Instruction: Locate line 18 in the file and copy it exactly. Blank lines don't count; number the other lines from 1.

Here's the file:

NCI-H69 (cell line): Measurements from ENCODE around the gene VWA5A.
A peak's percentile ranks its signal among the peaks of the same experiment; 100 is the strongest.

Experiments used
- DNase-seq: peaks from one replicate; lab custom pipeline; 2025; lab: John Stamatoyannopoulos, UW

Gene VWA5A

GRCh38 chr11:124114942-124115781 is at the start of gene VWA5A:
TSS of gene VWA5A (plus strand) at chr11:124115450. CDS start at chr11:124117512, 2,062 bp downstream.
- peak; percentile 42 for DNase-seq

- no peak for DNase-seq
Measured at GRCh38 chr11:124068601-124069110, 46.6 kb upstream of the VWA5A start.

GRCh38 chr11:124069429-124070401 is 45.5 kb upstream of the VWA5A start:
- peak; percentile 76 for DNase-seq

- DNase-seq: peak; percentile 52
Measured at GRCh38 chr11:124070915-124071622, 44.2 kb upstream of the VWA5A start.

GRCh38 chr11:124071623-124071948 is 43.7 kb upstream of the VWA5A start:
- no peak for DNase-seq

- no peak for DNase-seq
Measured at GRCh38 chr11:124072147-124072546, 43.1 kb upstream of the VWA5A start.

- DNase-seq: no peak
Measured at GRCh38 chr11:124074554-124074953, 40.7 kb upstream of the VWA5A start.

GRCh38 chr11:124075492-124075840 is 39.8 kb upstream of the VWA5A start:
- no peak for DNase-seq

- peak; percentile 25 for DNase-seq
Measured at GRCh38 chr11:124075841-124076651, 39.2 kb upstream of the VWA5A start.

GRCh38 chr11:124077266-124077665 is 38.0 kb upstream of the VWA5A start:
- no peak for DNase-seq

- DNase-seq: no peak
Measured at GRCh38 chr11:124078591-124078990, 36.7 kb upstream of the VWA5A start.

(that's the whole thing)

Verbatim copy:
Measured at GRCh38 chr11:124072147-124072546, 43.1 kb upstream of the VWA5A start.